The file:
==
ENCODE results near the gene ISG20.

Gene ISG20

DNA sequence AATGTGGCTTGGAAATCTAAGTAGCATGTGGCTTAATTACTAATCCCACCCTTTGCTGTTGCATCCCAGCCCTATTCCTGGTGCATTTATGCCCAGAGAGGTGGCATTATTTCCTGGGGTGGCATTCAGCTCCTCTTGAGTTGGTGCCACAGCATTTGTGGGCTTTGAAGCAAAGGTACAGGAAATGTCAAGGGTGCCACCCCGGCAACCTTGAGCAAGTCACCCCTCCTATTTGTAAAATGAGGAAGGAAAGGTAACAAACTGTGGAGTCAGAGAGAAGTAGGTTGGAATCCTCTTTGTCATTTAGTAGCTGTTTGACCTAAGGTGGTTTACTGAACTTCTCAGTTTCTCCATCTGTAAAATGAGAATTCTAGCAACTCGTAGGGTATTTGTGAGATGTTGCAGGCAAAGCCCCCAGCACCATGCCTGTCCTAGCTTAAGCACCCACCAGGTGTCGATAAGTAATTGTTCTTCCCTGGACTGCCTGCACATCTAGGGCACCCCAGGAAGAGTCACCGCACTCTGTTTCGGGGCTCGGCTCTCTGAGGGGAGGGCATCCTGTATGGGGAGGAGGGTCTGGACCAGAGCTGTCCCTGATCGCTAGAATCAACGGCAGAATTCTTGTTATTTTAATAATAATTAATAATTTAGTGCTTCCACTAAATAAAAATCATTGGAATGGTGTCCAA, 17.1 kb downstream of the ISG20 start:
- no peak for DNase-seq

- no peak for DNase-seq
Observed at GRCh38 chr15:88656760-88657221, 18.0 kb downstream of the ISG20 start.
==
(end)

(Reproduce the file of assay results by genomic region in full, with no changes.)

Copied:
ENCODE results near the gene ISG20.

Gene ISG20

DNA sequence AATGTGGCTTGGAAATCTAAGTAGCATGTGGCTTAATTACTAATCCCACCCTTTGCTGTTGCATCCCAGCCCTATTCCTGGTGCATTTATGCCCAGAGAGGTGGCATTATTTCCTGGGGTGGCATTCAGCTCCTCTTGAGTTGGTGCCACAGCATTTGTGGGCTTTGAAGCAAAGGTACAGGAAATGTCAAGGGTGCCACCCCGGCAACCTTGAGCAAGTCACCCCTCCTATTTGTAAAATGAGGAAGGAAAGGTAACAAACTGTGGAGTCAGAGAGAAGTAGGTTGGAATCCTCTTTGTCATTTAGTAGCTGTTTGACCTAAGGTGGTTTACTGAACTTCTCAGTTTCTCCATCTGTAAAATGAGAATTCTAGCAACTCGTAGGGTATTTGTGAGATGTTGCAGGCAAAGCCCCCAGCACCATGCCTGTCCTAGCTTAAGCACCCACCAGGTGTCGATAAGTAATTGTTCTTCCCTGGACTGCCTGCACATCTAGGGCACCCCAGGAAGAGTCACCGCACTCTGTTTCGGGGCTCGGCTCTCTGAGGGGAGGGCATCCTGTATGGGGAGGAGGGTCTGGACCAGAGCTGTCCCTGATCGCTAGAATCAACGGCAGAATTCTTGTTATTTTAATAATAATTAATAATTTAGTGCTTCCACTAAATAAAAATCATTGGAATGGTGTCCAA, 17.1 kb downstream of the ISG20 start:
- no peak for DNase-seq

- no peak for DNase-seq
Observed at GRCh38 chr15:88656760-88657221, 18.0 kb downstream of the ISG20 start.